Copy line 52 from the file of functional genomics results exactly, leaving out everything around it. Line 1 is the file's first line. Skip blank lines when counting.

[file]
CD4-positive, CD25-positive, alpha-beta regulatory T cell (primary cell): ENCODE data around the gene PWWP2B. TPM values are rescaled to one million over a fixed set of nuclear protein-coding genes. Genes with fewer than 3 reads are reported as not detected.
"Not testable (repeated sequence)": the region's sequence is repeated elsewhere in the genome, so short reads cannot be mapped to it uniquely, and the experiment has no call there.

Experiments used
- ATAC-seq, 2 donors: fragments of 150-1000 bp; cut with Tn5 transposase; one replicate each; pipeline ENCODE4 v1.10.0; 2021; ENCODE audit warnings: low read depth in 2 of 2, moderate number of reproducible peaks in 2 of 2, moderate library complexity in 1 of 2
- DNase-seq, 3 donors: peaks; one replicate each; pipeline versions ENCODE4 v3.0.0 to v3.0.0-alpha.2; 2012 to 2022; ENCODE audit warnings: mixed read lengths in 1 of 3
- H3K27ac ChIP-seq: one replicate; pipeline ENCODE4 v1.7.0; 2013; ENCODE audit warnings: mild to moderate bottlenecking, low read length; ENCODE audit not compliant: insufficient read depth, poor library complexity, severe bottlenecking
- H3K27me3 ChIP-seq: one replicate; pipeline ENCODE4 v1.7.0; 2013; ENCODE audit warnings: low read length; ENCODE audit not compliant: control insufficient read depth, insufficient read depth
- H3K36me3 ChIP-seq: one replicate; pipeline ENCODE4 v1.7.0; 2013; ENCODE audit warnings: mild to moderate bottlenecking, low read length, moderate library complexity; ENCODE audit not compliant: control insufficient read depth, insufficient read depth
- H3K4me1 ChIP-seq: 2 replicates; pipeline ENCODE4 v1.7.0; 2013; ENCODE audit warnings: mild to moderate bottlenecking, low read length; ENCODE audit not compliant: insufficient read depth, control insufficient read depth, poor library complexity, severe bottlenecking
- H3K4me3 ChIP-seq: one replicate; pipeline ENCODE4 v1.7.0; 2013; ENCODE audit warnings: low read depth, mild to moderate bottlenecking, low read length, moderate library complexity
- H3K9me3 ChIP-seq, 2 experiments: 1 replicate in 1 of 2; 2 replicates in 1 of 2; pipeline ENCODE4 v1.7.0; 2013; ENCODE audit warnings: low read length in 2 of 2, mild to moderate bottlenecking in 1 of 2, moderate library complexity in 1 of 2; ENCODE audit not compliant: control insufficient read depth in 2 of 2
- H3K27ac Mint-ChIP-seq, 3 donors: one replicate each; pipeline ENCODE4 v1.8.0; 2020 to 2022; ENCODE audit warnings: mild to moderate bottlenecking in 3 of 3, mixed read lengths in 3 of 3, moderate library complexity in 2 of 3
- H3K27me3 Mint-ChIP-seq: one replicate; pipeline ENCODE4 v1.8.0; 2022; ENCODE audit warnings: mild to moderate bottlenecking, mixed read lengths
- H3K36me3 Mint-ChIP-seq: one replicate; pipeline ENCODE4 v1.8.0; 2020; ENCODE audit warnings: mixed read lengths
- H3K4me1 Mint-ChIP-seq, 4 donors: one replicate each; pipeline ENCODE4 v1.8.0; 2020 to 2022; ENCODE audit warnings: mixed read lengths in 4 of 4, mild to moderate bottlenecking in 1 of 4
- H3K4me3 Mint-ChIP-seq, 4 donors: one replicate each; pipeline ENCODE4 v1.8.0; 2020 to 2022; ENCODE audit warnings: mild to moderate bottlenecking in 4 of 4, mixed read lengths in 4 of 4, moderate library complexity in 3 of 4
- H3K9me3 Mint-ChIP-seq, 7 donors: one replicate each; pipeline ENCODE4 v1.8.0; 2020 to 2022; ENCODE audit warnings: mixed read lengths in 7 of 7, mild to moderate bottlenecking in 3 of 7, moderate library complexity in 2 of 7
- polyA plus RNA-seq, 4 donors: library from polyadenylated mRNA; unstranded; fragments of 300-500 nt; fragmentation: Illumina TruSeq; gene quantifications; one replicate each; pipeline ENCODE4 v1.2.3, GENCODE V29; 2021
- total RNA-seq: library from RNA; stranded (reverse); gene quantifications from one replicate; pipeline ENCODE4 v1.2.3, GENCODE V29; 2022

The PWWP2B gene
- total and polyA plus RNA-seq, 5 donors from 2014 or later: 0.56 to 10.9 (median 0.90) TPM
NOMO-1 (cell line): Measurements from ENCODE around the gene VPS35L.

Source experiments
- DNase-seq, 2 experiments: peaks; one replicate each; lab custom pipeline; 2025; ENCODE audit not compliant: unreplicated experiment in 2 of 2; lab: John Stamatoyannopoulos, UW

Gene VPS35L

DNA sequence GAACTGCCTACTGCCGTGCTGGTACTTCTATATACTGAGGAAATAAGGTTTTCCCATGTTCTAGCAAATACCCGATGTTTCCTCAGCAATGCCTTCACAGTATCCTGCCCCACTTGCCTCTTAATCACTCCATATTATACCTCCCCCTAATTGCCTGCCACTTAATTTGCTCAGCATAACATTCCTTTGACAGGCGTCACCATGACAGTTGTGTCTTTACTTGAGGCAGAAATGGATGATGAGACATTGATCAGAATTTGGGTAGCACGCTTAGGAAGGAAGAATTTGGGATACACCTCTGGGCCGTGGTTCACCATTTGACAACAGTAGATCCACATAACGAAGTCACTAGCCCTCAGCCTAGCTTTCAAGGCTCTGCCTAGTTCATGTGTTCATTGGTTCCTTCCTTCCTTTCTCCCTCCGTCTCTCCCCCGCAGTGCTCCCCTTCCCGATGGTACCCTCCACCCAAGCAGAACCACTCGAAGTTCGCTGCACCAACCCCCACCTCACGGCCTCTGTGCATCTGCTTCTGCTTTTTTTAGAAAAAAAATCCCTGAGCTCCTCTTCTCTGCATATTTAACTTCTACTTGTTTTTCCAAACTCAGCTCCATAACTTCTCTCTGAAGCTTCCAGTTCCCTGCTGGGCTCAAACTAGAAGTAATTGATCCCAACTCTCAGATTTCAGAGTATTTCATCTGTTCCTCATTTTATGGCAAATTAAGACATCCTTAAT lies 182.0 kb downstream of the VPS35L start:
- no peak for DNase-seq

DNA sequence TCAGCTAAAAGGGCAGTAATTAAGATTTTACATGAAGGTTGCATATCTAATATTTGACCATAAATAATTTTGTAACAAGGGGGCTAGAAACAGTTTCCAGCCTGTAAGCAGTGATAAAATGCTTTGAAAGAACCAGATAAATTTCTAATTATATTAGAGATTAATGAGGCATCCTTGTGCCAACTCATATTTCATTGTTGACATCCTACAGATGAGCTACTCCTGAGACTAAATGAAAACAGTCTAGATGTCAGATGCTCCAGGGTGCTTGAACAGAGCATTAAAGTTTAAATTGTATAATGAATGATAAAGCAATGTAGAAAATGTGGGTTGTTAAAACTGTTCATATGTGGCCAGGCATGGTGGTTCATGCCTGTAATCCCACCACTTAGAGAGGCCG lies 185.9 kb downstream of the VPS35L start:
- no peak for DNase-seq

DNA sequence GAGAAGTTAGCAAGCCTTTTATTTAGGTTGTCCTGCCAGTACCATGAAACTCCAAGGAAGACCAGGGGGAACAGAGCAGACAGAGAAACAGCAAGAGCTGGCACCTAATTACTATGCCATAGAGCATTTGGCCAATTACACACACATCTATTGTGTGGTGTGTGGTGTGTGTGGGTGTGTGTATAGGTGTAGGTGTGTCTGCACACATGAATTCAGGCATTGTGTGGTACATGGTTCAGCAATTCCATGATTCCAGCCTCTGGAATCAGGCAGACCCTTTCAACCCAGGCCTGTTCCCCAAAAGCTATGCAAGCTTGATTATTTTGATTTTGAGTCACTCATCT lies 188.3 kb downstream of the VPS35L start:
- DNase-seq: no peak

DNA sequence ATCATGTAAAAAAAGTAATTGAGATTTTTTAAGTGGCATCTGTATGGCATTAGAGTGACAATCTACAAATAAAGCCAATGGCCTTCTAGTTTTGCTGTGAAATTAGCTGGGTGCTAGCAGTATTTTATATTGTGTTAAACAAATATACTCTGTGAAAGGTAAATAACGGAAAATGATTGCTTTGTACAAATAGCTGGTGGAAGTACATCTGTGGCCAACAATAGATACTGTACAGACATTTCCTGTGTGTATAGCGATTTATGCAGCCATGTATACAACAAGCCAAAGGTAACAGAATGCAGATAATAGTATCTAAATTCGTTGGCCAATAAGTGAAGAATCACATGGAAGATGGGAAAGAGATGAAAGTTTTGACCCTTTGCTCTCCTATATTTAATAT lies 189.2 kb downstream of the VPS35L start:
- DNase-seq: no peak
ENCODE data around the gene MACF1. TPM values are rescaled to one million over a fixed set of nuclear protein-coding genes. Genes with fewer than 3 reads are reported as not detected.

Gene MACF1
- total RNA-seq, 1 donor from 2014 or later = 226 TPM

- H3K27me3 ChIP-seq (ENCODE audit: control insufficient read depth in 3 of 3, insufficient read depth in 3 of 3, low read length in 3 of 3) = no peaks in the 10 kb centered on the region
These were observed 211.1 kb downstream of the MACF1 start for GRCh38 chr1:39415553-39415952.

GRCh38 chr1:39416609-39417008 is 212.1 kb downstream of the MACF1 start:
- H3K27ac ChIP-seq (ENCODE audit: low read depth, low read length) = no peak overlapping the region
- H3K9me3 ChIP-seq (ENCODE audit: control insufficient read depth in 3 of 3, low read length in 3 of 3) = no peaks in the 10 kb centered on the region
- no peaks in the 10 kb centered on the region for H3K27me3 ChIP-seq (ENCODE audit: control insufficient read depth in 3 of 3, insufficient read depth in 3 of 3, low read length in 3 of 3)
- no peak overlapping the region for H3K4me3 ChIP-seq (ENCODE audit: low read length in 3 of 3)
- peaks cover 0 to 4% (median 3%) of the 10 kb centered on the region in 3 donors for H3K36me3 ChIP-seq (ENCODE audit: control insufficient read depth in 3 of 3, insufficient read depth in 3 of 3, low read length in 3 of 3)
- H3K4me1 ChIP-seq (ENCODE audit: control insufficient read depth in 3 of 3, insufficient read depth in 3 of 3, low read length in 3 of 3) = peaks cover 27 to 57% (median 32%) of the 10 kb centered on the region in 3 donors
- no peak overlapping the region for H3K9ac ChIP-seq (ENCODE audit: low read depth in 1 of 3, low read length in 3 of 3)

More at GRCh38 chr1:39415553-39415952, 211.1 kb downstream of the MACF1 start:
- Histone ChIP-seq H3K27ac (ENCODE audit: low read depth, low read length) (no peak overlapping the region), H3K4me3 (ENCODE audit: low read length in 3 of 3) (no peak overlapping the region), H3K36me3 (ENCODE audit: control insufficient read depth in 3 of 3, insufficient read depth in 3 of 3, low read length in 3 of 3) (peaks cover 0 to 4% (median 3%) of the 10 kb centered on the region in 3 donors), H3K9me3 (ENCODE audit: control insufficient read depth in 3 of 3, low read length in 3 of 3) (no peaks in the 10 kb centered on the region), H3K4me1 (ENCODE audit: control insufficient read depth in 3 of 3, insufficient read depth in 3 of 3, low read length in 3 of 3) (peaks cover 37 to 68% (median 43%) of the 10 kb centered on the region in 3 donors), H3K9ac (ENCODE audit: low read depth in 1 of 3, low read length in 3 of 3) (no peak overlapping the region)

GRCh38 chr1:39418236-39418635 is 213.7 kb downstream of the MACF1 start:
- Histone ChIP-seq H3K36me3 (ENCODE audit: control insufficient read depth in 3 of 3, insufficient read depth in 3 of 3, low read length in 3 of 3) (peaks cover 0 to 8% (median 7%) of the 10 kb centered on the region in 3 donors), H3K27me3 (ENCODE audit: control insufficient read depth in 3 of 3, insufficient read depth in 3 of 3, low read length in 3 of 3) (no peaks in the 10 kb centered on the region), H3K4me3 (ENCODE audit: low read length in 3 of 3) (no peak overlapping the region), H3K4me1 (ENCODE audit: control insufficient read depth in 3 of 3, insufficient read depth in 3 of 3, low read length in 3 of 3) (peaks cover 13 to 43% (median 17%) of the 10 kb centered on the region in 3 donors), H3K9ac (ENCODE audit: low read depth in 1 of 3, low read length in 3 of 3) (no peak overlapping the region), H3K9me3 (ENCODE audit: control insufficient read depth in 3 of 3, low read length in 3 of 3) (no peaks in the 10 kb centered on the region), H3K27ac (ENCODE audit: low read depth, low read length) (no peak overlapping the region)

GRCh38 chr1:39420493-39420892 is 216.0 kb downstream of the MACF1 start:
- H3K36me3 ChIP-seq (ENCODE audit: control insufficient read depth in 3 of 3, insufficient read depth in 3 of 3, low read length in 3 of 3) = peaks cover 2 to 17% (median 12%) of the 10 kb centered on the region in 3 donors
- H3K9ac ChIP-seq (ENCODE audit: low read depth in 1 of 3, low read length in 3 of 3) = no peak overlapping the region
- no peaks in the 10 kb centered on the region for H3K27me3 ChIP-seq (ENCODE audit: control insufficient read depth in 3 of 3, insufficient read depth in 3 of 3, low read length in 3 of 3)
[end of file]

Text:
- H3K36me3 ChIP-seq (ENCODE audit: control insufficient read depth in 3 of 3, insufficient read depth in 3 of 3, low read length in 3 of 3) = peaks cover 2 to 17% (median 12%) of the 10 kb centered on the region in 3 donors